Real stupid Question

Discussion in 'Photography Beginners' Forum' started by Tyson, Jan 2, 2007.

  1. Tyson

    Tyson TPF Noob!

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    What is the program (P) mode on a DSLR for, I have read the manual but I still don't get it. Can you give me an example of what it is used for and why you would us it.
     
  2. Parago

    Parago TPF Noob!

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    I would say use it whenever you don't want to go manual but are also unsure about using any of the 'program modes' like 'portrait', 'sports', etc. It's full on automatic, so you should get good pictures using it. :wink:
     
  3. rmh159

    rmh159 TPF Noob!

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    It lets the camera decide everything but you can override any of the settings except Aperture and Shutter Speed (so... ISO, WB, etc.).

    I guess it's good to use when you need a quick shot and can't spend time changing settings but I don't think it has any significant advantage over Aperture or Shutter Priority.
     
  4. britonk

    britonk TPF Noob!

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    Yeah it just lets you take quick shots without having to set the shutter speed / apperture size as the camera does this for you by measuring the available light in the currently framed scene.

    Some cameras (like the Nikon D50) allow you to choose from a number of different shutter speed / apperture size combinations that the camera thinks will work for the scene currently in frame.
     
  5. Jzero

    Jzero TPF Noob!

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    Not a stupid question at all, thanks for posting it.

    J
     
  6. fmw

    fmw No longer a newbie, moving up!

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    I'm not familiar with the Olympus but I can tell you why I use it on the Nikons. The program setting on the Nikons allows me to wheel my way through all the aperture/shutter speed combinations that correspond to the same meter recommendation. So I can make adjustments for depth of field or motion without changing the overall exposure. It is, in fact, the mode I use most often, switching to manual only when I want to over or underexpose the meter recommendation. It is a little like having aperture priority and shutter priority running at the same time. If your camera works the same way, then you might find it to be the most useful mode of all as I do.
     
  7. fischerfotographik

    fischerfotographik TPF Noob!

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    Only adding to the already good explanations given... think of it as "P for Point and shoot" mode :D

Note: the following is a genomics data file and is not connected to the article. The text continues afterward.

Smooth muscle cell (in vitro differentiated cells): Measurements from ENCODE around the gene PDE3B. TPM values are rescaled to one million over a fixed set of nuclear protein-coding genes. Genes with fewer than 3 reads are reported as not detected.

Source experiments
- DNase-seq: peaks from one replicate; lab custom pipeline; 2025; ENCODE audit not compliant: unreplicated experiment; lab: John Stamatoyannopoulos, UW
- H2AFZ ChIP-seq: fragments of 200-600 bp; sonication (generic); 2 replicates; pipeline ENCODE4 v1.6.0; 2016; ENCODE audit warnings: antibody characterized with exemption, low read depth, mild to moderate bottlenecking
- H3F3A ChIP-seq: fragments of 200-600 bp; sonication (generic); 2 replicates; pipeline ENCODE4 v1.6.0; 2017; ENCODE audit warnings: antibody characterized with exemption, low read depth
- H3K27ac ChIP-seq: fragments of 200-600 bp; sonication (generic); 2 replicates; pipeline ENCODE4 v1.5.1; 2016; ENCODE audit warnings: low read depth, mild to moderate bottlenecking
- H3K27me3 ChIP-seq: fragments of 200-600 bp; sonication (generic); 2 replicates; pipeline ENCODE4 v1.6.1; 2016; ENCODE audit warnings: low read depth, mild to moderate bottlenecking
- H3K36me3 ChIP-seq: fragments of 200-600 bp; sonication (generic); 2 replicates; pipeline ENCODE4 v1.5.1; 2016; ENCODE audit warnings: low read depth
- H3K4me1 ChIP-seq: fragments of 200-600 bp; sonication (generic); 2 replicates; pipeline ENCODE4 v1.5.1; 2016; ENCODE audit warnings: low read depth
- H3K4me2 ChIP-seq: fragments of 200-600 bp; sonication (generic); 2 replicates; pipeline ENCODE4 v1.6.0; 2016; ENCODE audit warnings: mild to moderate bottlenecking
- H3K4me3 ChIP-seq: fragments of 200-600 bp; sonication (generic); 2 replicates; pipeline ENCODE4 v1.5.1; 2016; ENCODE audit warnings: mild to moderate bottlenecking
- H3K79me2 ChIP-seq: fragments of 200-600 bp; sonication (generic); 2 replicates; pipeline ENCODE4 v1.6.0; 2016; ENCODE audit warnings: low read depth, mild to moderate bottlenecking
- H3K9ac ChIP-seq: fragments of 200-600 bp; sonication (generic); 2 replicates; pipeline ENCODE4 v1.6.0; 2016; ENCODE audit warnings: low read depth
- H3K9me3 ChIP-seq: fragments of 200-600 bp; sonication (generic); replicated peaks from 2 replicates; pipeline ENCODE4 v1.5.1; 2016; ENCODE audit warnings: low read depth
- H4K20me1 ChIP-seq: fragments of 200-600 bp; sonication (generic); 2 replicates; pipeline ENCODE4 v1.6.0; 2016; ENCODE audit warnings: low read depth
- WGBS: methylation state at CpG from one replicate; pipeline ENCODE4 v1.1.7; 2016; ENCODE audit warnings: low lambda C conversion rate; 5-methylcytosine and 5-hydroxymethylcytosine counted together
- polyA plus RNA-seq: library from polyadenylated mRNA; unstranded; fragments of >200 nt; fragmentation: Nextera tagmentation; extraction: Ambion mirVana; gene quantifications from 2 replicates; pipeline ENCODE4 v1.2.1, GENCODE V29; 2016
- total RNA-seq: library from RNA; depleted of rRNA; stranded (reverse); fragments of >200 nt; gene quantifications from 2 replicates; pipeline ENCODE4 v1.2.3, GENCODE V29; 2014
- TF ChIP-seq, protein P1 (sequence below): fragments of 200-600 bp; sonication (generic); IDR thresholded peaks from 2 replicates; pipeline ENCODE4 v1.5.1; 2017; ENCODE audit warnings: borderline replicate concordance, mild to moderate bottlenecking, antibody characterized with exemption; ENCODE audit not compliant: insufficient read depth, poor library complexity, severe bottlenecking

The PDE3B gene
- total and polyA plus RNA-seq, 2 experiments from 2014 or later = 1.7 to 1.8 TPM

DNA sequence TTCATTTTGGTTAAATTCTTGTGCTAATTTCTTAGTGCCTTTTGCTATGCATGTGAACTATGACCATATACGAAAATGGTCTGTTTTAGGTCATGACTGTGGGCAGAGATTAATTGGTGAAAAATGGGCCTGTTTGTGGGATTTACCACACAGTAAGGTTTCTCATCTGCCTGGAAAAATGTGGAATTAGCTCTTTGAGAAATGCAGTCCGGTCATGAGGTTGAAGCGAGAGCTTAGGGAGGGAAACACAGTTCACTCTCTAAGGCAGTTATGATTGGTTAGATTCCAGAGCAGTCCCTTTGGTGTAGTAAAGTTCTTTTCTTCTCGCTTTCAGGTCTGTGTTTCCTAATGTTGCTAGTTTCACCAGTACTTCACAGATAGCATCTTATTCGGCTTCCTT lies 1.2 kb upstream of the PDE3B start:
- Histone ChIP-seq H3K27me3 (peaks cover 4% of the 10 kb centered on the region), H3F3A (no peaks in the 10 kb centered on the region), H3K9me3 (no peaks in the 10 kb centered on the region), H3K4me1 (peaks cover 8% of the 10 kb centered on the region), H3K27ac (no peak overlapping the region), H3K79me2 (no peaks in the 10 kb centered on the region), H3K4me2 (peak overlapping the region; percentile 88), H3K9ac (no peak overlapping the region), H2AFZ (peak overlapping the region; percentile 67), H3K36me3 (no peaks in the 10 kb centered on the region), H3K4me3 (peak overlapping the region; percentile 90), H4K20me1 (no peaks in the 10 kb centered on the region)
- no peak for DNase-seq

8. ksmattfish

    ksmattfish Now 100% DC - not as cool as I once was, but still

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    Program means the camera will choose the aperture and shutter setting for you. When in Program mode the camera usually keeps the shutter speed between the flash sync speed of the camera, and the manufacturer's suggested minimum hand holding shutter speed. In the past this would typically be 1/60th or 1/125th, although most SLRs/DSLRs today probably can tell what the lens focal length is, and set the minimum hand held speed to 1/focal length.

    Program was the first full auto exposure mode. It's been around since at least the 70s, and maybe longer? The auto exposure modes we are familiar with such as portrait, landscape, action, etc... were introduced in the 90s. They offer the photographer a bit more control in how the camera will choose the settings. Portrait mode is Program that will try to give shallow DOF. Landscape mode is Program that will try to give deep DOF. Action mode is Program that tries to give a high shutter speed.
     
  9. dese

    dese TPF Noob!

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    Not a 'stupid' question...I learned what that means too!
     
  10. Tyson

    Tyson TPF Noob!

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    I have been tring to shot everything in manual mode, I guess I should try out the P mode.
     
  11. britonk

    britonk TPF Noob!

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    I wouldn't shoot in manual all the time... man that would stress me out...
     
  12. ksmattfish

    ksmattfish Now 100% DC - not as cool as I once was, but still

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    Sometimes it can be easier in manual. When I'm roaming the reception crowd at a wedding I set both the camera and flash to manual, and set it up to produce the exposure I want at 6 feet. Then I wander the tables and dance floor pretty much pointing and shooting as long as my subjects are about 6 feet from me. I use the zoom lens to change the angle of view. If the subject is 12 feet away I know to dial in 2 more stops of flash power. If the subject is 3 feet away I reduce flash power 2 stops.

    The problem with using the camera or flash on auto in this situation is that there tend to be lots of people dressed in black or white at weddings; particularly the important couple. If you fill the frame with a bride in white, program mode will underexpose. If you fill the frame with a groom in black, program mode will overexpose. I could ride the exposure compensation dial, but the results still seem a bit random to me. I can't figure out exactly what the camera is thinking. It's just better if I'm steering.
     

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